OCN appealed the decree on December 5, 2008. On December 8, 2008, OCN requested that the California Court of Appeal issue a stay. The Court of Appeal denied OCN's request on the grounds that (1) California law does not provide for an automatic stay of a decree issued under California Corporations Code section 2000; and (2) the decree was self-executing. Veyna v. Orange County Nursery, Inc., 170 Cal. App. 4th 146, 155-56, 87 Cal. Rptr. 3d 658 (2009). The Court of Appeal noted that OCN might nonetheless seek a discretionary stay but that it should do so initially in the Superior Court. The Court of Appeal further noted that any such discretionary stay would be conditioned upon OCN posting appropriate security to guarantee the purchase of the Minority's shares. Id. at 157-58. In addition, the Court of Appeal extended OCN's payment deadline to January 22, 2009 at 4:00 p.m. Id. at 158.

On January 20, 2009, OCN filed with the Superior Court an ex parte application for stay without a bond requirement. The Superior Court denied OCN's application for a stay on January 21, 2009.

On January 22, 2009, at 1:57 p.m., OCN filed a bankruptcy petition for corporate reorganization under Chapter 11 of the Bankruptcy Code. The Minority filed a proof of claim on May 14, 2009, asserting its entitlement to $6,008,424.75, which included $758,496.75 in prepetition fees and costs, based on the Superior Court's decree. On June 14, 2009, OCN filed its first amended plan of reorganization, which classified the Minority's claim as an equity interest-related claim, which would not receive anything under the plan. The parties subsequently stipulated to have the Bankruptcy Court determine the treatment of the Minority's claim.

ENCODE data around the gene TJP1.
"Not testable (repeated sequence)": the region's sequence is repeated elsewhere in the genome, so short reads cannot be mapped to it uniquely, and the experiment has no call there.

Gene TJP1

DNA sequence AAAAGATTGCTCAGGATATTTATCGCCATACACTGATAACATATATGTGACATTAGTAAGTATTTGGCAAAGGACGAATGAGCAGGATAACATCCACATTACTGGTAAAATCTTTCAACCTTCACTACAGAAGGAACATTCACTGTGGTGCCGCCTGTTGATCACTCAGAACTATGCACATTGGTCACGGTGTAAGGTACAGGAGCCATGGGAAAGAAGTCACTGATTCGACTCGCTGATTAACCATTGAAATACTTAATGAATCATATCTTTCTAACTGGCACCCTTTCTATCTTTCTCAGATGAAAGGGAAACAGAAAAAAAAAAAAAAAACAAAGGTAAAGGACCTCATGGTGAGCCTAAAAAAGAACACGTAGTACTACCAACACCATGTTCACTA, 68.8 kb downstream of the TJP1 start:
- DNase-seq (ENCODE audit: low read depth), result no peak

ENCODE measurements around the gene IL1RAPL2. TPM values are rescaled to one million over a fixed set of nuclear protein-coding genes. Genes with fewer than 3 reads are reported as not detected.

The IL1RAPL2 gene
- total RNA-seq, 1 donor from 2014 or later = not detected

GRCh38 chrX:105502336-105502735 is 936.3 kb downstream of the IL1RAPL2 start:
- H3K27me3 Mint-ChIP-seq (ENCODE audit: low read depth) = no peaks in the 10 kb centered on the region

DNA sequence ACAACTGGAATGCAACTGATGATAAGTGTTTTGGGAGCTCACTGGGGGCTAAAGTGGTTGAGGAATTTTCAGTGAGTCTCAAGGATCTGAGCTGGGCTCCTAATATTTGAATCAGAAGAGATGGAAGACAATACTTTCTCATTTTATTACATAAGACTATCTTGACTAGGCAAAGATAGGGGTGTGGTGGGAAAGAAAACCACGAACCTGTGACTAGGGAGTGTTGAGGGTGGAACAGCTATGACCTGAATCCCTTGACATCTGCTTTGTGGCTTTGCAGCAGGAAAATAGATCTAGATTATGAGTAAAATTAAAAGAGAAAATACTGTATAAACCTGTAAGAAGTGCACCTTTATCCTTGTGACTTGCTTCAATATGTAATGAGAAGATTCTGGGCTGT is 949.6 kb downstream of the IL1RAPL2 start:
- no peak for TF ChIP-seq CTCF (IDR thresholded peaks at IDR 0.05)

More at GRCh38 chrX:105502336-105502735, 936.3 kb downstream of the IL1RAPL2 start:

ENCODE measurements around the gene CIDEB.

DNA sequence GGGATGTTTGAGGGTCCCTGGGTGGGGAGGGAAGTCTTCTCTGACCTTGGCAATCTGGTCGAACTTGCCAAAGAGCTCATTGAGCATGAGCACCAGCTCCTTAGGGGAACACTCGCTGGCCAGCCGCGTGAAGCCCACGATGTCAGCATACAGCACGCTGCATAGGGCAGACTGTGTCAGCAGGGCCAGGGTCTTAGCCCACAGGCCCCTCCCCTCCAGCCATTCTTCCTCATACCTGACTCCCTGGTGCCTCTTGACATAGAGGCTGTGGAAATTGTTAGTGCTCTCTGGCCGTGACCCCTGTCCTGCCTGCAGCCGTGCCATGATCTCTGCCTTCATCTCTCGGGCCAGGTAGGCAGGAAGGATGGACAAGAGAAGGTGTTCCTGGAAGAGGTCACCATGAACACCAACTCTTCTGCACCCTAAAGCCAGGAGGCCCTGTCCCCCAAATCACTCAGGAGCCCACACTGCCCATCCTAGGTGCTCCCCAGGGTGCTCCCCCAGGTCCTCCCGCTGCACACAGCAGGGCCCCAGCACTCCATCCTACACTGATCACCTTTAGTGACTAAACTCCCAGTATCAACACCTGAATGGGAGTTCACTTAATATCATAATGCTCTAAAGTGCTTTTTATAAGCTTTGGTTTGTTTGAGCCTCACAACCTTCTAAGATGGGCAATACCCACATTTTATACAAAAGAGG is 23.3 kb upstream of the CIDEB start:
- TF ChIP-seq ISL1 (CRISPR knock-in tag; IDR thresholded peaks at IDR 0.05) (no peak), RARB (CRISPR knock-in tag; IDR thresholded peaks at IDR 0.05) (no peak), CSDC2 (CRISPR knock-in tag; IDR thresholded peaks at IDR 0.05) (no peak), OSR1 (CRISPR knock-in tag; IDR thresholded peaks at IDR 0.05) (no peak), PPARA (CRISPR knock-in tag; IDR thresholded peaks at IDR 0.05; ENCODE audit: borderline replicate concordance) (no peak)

On October 15, 2009, the Bankruptcy Court, the Honorable Geraldine Mund presiding, held a hearing and issued a tentative ruling ("Bankruptcy Order"), which it adopted in an order issued the next day.*fn4 The Bankruptcy Court found, inter alia, that at the time of the bankruptcy petition, the Minority had an equity interest through its shares of stock. The Minority appealed this ruling to this Court in case number 09-08158 and appealed the Bankruptcy Court's confirmation of OCN's reorganization plan, which treats the Minority as equity-holders, in case number 10-01605. The Bankruptcy Court allowed the Minority's claim for prepetition fees and costs related to the Superior Court action but, in a March 22, 2010 order, found that the award was limited to the amount of the $150,000 bond posted by OCN. The Minority appealed this ruling in case number 10-05808.


A district court reviews a bankruptcy court's conclusions of law and interpretation of the Bankruptcy Code de novo. Greene v. Savage (In re Greene), 583 F.3d 614, 618 (9th Cir. 2009) (citing Salazar v. McDonald (In re Salazar), 430 F.3d 992, 994 (9th Cir. 2005)). Factual findings are reviewed for clear error. The Court must accept the bankruptcy court's factual findings unless, upon review, the Court is left with the definite and firm conviction ...